It pays to be skeptical of financial product pitches. Investments that are sold rather than bought are often inferior and loaded with fees. Marketing (even for good funds) is filled with cherry-picked data, but that’s the job of the marketing folks – make the product look good. However, sometimes a pitch comes across my desk that goes beyond marketing and makes me wonder whether the money manager is dishonest or just incompetent. Either way, they get filed under ‘Can’t Trust’em’.
The latest entry into my ‘Can’t Trust’em’ file is a manager that absolutely crushed the S&P 500 over the last 10 years. They lost a ton less than the index during the crisis and were up over 60% in 2009. Returns for other years were pretty middling, but they shined when it counted the most, right? I looked around on their website a bit and found a document called ‘BACKTEST’. Why would a strategy with almost 20 years of history need to post a backtest?
A backtest is when a money manager has a computer calculate what their strategy would have done in the past. If you’ve got a great new idea for an investment process, you backtest it to see how it would have done over past market regimes. I have never seen a bad backtest. Today’s backtests usually show a strategy avoiding equities during the financial crisis and getting back in early in 2009. Bond funds would be heavy long-term Treasurys then would have chased yield. They would have run Marshawn Lynch instead of passing it at the goal line. Netflix, Amazon, and Apple all look like obvious buy and hold opportunities in backtest and they knew all along that Bruce Willis’s character was dead in The Sixth Sense.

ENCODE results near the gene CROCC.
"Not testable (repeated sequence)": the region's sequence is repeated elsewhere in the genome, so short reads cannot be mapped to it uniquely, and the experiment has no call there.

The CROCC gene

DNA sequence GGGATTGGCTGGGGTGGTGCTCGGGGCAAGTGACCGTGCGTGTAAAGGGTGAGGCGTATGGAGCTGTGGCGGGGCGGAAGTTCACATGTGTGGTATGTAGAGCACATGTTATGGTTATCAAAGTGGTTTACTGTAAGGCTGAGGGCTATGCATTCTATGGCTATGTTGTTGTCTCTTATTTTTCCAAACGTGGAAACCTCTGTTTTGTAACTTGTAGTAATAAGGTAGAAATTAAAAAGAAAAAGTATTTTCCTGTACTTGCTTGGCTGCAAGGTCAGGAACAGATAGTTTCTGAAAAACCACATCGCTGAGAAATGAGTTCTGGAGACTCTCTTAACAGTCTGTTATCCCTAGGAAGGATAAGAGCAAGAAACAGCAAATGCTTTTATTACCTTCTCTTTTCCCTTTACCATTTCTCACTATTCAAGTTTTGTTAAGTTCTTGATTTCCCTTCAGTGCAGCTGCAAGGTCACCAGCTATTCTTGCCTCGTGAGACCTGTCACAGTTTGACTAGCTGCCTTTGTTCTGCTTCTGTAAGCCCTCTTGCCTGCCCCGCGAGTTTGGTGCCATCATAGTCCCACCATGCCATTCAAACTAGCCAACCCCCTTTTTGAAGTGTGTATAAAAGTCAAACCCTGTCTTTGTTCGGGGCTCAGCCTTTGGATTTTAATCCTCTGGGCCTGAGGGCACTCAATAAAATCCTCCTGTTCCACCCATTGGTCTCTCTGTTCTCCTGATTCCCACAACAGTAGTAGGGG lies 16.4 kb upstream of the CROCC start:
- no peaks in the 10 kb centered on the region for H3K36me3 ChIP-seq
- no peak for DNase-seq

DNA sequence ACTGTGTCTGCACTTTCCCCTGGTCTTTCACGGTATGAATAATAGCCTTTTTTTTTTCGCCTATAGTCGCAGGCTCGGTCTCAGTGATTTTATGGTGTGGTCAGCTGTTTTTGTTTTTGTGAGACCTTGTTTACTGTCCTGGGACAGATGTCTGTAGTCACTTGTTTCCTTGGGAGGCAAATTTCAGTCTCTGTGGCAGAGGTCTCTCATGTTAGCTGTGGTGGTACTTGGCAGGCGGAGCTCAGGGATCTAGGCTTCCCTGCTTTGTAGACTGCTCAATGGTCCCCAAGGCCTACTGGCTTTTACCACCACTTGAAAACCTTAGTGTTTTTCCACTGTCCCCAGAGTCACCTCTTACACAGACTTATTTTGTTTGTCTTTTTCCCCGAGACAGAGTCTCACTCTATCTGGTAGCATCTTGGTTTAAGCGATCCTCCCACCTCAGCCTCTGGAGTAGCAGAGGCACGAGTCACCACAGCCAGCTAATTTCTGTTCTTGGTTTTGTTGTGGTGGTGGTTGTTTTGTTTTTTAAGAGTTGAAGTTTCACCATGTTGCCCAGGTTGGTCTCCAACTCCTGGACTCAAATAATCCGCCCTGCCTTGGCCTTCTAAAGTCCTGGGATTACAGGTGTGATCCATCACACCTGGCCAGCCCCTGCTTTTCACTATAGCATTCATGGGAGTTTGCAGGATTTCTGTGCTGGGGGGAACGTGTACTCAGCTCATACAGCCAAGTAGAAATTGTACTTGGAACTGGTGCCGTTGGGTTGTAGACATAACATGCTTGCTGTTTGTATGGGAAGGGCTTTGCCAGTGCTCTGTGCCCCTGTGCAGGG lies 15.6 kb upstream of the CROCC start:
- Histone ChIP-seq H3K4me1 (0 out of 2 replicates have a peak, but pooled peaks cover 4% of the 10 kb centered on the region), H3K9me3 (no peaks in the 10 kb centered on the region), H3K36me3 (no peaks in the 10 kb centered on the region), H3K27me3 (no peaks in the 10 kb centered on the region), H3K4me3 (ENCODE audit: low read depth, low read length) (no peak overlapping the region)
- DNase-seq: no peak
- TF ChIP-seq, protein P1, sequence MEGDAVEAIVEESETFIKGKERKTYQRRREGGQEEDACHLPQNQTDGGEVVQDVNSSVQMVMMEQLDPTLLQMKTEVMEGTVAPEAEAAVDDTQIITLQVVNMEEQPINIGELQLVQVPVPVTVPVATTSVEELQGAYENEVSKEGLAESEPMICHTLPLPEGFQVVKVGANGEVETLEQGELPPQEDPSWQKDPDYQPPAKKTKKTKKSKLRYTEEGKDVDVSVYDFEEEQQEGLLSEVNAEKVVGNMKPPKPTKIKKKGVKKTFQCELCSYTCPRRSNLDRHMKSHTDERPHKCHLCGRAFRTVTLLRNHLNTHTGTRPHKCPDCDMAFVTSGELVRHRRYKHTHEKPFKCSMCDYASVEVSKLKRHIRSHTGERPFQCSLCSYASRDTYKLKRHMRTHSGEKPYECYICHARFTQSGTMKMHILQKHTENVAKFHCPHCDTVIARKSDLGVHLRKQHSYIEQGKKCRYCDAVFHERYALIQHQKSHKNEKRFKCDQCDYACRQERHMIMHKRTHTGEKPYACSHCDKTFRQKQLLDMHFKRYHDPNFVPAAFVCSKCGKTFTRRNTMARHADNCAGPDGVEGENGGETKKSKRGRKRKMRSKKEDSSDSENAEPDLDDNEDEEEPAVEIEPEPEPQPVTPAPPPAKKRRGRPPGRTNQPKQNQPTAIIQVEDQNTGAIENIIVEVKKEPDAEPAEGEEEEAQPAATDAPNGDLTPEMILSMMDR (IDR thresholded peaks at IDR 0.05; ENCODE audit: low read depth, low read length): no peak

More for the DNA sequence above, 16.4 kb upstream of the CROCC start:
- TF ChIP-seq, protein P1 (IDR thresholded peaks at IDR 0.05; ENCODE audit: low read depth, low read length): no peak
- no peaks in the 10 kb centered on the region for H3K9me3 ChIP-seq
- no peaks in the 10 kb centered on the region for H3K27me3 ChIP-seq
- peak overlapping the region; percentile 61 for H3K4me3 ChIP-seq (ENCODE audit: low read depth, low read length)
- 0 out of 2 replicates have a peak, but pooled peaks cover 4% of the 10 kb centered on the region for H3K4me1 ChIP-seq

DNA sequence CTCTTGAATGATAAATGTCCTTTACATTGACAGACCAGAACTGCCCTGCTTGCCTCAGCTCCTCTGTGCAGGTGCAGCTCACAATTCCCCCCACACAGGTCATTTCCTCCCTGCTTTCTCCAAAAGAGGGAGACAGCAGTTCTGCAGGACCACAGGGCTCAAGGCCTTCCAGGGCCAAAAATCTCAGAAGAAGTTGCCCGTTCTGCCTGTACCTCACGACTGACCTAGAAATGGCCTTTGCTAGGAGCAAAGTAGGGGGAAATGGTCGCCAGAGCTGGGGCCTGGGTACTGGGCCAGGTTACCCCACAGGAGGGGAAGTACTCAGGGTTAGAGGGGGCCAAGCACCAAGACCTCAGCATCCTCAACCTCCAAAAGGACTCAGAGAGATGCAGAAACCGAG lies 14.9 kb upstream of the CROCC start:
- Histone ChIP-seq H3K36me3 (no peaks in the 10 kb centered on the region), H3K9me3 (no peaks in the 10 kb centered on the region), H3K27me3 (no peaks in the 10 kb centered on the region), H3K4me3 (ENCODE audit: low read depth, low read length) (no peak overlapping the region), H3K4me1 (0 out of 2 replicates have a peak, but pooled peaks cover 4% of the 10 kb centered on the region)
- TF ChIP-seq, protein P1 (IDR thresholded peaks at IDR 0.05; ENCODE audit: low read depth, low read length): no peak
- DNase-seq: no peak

What’s Going On Here?
It turns out that the manager had changed investment strategies in 2014. Instead of showing their actual returns prior to 2014, they listed the hypothetical backtested returns. Not surprisingly, the strategy’s actual returns were nowhere near what was advertised in the marketing material. Oh and all the returns were shown gross of fees. Can’t Trust’em.